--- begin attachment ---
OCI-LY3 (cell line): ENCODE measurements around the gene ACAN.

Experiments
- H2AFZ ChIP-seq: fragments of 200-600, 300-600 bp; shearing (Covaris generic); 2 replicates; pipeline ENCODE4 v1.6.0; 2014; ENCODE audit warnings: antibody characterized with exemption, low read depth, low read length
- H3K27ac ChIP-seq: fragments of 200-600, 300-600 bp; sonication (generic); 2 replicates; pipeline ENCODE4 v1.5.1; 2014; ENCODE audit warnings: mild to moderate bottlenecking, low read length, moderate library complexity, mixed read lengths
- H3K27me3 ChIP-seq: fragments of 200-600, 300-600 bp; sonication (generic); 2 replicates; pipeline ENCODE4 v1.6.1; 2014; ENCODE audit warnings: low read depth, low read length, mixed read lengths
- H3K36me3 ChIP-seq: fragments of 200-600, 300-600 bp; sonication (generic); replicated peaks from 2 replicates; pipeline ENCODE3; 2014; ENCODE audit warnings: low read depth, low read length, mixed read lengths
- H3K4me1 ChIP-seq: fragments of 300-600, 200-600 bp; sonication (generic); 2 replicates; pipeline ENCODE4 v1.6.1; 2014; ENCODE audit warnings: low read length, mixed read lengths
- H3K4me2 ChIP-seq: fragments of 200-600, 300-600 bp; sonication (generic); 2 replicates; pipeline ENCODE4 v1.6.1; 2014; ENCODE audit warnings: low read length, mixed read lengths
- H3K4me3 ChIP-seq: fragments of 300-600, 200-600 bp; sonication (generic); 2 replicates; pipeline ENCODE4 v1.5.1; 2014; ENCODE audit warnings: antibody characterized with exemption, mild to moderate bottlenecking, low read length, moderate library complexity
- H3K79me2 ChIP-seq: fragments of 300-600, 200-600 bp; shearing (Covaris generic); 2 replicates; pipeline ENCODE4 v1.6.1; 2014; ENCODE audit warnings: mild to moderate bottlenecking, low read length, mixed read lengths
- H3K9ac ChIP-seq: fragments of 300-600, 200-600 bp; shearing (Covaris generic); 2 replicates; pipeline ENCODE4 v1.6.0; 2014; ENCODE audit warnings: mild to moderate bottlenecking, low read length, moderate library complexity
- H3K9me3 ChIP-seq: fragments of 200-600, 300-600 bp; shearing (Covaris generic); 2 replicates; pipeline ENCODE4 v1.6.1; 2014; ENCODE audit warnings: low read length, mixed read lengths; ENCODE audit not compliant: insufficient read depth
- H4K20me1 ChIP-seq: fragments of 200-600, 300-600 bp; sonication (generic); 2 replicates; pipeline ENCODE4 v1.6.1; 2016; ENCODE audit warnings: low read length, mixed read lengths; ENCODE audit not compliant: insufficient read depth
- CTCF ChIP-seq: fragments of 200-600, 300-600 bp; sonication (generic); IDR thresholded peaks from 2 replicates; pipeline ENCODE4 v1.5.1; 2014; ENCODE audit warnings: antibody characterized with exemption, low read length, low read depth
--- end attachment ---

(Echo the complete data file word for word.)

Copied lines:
OCI-LY3 (cell line): ENCODE measurements around the gene ACAN.

Experiments
- H2AFZ ChIP-seq: fragments of 200-600, 300-600 bp; shearing (Covaris generic); 2 replicates; pipeline ENCODE4 v1.6.0; 2014; ENCODE audit warnings: antibody characterized with exemption, low read depth, low read length
- H3K27ac ChIP-seq: fragments of 200-600, 300-600 bp; sonication (generic); 2 replicates; pipeline ENCODE4 v1.5.1; 2014; ENCODE audit warnings: mild to moderate bottlenecking, low read length, moderate library complexity, mixed read lengths
- H3K27me3 ChIP-seq: fragments of 200-600, 300-600 bp; sonication (generic); 2 replicates; pipeline ENCODE4 v1.6.1; 2014; ENCODE audit warnings: low read depth, low read length, mixed read lengths
- H3K36me3 ChIP-seq: fragments of 200-600, 300-600 bp; sonication (generic); replicated peaks from 2 replicates; pipeline ENCODE3; 2014; ENCODE audit warnings: low read depth, low read length, mixed read lengths
- H3K4me1 ChIP-seq: fragments of 300-600, 200-600 bp; sonication (generic); 2 replicates; pipeline ENCODE4 v1.6.1; 2014; ENCODE audit warnings: low read length, mixed read lengths
- H3K4me2 ChIP-seq: fragments of 200-600, 300-600 bp; sonication (generic); 2 replicates; pipeline ENCODE4 v1.6.1; 2014; ENCODE audit warnings: low read length, mixed read lengths
- H3K4me3 ChIP-seq: fragments of 300-600, 200-600 bp; sonication (generic); 2 replicates; pipeline ENCODE4 v1.5.1; 2014; ENCODE audit warnings: antibody characterized with exemption, mild to moderate bottlenecking, low read length, moderate library complexity
- H3K79me2 ChIP-seq: fragments of 300-600, 200-600 bp; shearing (Covaris generic); 2 replicates; pipeline ENCODE4 v1.6.1; 2014; ENCODE audit warnings: mild to moderate bottlenecking, low read length, mixed read lengths
- H3K9ac ChIP-seq: fragments of 300-600, 200-600 bp; shearing (Covaris generic); 2 replicates; pipeline ENCODE4 v1.6.0; 2014; ENCODE audit warnings: mild to moderate bottlenecking, low read length, moderate library complexity
- H3K9me3 ChIP-seq: fragments of 200-600, 300-600 bp; shearing (Covaris generic); 2 replicates; pipeline ENCODE4 v1.6.1; 2014; ENCODE audit warnings: low read length, mixed read lengths; ENCODE audit not compliant: insufficient read depth
- H4K20me1 ChIP-seq: fragments of 200-600, 300-600 bp; sonication (generic); 2 replicates; pipeline ENCODE4 v1.6.1; 2016; ENCODE audit warnings: low read length, mixed read lengths; ENCODE audit not compliant: insufficient read depth
- CTCF ChIP-seq: fragments of 200-600, 300-600 bp; sonication (generic); IDR thresholded peaks from 2 replicates; pipeline ENCODE4 v1.5.1; 2014; ENCODE audit warnings: antibody characterized with exemption, low read length, low read depth